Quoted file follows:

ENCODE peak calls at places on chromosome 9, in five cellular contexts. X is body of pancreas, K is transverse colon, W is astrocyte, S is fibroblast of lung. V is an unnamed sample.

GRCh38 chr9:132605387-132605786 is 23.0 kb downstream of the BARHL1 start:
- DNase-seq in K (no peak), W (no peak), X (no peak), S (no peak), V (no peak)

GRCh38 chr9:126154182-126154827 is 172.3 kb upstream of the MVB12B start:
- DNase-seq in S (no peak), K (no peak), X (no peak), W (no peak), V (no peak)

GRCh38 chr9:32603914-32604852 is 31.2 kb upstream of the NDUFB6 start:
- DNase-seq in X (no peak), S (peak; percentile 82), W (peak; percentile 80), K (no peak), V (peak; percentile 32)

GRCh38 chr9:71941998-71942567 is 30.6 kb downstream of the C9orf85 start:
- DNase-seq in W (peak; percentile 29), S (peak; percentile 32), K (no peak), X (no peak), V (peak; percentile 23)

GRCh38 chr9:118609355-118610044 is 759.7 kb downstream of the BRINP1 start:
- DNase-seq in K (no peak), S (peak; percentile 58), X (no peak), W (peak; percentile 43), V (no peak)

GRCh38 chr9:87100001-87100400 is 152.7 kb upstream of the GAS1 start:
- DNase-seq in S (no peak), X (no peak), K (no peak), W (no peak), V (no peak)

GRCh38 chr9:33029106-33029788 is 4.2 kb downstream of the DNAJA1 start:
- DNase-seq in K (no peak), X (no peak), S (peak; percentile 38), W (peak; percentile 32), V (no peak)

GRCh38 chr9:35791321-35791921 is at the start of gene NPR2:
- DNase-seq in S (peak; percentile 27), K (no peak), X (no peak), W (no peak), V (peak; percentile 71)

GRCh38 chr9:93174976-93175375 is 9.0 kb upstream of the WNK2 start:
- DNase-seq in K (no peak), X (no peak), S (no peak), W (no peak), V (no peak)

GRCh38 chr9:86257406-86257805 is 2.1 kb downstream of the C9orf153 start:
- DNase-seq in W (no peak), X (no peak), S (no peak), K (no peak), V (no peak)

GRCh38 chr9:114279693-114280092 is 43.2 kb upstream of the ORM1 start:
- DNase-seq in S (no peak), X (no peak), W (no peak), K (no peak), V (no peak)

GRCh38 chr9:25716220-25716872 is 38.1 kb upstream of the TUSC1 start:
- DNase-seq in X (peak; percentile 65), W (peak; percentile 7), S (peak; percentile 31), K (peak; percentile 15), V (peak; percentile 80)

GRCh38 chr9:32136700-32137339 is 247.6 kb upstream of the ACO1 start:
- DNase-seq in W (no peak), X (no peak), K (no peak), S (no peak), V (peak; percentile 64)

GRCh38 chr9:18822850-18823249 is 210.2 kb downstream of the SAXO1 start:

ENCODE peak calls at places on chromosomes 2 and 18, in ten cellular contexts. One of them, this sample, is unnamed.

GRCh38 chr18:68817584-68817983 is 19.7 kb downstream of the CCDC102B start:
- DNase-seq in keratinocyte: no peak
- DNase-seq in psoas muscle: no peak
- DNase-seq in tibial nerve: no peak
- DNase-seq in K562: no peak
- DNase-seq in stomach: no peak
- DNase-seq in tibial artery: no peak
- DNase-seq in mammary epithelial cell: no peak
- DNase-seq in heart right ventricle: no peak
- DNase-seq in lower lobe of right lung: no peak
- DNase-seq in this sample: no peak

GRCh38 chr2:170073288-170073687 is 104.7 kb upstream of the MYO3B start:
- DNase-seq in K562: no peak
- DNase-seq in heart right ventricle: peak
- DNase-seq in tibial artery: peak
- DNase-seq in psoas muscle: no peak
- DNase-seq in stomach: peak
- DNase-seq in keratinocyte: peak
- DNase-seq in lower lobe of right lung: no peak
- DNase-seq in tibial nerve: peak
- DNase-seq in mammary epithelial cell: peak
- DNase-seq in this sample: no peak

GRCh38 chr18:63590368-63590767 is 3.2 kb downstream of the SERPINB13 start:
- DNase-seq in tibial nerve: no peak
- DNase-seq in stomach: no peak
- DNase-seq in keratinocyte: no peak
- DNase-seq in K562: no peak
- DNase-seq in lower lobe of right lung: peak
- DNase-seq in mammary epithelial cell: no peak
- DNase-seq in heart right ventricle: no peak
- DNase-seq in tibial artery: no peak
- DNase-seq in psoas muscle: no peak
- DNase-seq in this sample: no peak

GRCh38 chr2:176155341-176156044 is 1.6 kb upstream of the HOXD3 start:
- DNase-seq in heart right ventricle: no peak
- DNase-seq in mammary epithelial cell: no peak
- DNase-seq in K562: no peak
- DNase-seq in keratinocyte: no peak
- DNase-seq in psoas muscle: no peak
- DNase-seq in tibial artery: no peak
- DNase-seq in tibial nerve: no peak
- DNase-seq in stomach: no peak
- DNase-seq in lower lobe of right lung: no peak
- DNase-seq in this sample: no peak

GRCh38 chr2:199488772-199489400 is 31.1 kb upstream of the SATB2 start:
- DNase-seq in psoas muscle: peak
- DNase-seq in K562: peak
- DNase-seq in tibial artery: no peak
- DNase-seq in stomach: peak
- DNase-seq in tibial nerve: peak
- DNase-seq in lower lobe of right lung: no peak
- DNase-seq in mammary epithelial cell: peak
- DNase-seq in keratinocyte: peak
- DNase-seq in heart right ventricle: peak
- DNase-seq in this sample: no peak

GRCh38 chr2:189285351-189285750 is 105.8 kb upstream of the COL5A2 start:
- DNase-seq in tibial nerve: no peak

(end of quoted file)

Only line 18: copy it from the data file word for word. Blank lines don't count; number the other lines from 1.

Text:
GRCh38 chr9:93174976-93175375 is 9.0 kb upstream of the WNK2 start: